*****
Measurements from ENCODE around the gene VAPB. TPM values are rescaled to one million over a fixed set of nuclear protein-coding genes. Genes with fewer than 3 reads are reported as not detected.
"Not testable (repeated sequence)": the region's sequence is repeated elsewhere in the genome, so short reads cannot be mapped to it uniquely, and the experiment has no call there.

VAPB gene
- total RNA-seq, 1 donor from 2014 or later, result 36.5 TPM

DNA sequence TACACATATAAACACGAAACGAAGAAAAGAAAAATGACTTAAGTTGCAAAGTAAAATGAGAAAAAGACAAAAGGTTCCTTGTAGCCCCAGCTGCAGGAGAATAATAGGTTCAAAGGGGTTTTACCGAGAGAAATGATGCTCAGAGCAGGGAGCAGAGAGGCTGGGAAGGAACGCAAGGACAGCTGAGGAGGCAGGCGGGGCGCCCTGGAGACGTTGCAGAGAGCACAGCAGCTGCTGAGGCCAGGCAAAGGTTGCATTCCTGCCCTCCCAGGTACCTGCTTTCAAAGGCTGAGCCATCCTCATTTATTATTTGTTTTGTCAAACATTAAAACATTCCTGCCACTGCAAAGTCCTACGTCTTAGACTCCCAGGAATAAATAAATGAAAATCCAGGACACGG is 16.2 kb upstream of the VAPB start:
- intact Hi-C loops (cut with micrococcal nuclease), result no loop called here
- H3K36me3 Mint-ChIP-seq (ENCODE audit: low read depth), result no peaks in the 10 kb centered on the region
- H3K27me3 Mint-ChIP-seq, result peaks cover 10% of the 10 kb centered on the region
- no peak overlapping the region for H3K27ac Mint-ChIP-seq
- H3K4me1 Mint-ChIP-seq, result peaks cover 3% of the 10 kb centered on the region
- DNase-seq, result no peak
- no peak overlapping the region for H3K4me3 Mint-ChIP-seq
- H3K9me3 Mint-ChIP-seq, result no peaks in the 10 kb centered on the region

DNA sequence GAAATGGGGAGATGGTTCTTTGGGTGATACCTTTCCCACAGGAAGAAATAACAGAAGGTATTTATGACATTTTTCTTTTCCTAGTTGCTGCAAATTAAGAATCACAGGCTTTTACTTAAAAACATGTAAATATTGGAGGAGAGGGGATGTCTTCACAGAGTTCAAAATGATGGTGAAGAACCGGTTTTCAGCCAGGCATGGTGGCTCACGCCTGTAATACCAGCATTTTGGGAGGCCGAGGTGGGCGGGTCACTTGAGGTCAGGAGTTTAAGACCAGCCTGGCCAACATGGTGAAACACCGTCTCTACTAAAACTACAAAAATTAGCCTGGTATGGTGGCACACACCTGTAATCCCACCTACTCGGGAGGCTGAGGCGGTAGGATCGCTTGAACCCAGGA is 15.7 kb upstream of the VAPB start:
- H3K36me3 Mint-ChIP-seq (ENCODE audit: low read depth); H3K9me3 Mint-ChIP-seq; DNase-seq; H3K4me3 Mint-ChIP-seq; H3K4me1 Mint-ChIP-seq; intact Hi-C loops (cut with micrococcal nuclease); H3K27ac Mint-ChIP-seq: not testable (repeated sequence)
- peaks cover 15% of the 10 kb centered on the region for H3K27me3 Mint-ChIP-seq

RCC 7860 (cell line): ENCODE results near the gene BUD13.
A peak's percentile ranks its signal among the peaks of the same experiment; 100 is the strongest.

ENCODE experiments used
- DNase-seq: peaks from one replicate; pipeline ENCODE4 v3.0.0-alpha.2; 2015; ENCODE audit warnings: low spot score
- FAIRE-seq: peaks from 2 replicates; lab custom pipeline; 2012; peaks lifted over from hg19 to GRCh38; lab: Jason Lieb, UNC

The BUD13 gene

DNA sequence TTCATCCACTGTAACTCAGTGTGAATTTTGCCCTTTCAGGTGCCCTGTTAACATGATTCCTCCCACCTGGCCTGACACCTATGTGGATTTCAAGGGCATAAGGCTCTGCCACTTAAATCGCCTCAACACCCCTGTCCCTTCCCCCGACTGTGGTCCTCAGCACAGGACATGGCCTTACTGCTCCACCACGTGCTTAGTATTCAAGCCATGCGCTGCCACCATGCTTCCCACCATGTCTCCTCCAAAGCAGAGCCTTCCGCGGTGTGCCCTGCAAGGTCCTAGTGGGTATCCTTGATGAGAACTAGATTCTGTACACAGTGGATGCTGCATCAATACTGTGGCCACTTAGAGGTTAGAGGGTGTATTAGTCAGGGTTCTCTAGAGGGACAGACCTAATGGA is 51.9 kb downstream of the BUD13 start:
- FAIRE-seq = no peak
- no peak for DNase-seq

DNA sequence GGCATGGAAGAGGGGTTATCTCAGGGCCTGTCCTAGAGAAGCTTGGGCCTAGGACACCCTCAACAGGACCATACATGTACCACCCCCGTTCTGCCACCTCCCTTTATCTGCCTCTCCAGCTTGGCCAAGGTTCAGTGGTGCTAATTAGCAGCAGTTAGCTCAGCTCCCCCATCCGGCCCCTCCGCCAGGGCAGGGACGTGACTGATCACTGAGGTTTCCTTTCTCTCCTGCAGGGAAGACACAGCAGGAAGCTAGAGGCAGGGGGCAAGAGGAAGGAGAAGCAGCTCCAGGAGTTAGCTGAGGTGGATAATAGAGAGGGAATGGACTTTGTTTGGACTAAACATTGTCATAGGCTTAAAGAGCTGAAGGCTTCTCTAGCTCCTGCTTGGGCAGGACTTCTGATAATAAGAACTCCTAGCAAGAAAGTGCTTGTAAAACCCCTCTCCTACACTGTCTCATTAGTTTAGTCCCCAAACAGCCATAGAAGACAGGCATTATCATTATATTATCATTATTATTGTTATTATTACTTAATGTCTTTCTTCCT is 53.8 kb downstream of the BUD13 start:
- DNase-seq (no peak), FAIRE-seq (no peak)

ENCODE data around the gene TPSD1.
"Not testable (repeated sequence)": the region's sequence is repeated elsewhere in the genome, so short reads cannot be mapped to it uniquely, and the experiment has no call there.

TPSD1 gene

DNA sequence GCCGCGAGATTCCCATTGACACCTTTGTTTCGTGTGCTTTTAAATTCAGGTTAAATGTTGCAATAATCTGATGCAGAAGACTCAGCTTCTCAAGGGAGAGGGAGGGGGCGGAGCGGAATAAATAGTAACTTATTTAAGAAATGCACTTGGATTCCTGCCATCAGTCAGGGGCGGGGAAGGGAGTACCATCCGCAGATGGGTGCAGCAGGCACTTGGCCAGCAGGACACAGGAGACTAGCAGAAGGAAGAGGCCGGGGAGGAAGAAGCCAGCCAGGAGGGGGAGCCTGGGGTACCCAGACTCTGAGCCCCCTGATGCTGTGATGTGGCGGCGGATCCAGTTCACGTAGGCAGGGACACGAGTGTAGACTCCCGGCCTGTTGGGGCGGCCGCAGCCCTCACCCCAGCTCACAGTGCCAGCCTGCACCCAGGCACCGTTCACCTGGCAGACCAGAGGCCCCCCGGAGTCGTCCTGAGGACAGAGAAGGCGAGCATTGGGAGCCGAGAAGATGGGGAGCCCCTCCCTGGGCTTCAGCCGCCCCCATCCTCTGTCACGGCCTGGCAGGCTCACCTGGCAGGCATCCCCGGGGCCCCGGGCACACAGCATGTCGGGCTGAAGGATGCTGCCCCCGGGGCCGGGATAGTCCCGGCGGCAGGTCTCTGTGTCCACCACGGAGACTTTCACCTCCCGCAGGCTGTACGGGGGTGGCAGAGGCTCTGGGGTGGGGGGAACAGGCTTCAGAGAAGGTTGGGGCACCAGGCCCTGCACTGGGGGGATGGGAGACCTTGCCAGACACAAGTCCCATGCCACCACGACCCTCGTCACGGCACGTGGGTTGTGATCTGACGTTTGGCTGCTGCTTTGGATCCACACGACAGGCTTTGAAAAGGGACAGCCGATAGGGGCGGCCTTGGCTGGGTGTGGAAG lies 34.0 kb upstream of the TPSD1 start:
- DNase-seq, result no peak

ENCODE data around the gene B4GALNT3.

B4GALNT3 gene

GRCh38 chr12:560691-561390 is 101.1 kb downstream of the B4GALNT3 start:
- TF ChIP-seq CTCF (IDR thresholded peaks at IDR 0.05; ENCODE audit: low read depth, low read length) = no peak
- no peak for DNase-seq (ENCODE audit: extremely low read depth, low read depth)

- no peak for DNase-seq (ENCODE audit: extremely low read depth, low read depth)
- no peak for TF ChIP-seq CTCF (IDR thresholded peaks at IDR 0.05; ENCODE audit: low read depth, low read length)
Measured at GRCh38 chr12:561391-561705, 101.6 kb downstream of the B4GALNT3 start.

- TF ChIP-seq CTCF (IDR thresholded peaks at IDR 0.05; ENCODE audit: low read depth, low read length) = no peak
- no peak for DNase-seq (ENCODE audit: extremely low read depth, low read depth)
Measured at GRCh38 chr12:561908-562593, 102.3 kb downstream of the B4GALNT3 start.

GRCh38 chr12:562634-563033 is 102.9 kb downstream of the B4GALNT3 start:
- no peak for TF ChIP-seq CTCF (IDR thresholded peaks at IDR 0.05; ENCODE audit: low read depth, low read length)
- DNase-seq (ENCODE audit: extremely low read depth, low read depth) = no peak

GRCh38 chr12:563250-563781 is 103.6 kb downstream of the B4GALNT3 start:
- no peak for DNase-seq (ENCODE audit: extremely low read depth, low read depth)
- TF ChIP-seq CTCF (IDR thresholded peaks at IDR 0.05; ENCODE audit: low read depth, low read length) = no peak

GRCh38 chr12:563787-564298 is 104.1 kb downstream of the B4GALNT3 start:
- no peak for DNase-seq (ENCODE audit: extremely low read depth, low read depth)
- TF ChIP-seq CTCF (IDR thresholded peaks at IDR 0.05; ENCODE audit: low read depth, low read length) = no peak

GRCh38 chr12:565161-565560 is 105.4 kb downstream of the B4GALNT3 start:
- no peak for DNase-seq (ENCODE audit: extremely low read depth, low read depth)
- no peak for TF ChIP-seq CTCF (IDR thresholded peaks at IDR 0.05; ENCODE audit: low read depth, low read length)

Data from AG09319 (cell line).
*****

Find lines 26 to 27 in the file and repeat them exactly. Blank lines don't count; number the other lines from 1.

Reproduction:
DNA sequence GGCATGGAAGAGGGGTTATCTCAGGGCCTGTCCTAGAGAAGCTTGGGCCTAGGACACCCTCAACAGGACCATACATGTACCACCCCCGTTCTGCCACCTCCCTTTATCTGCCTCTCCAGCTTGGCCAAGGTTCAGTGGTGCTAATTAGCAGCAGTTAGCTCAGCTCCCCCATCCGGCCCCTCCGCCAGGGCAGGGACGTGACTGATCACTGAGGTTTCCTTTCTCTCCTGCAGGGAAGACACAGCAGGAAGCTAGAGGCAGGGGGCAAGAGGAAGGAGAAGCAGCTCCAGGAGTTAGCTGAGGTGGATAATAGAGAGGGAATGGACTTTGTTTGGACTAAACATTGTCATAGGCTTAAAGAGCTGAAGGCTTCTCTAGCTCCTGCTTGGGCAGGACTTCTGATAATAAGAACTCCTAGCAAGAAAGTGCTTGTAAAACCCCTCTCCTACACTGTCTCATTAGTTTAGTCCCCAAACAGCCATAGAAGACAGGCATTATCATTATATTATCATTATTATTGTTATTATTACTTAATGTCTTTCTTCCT is 53.8 kb downstream of the BUD13 start:
- DNase-seq (no peak), FAIRE-seq (no peak)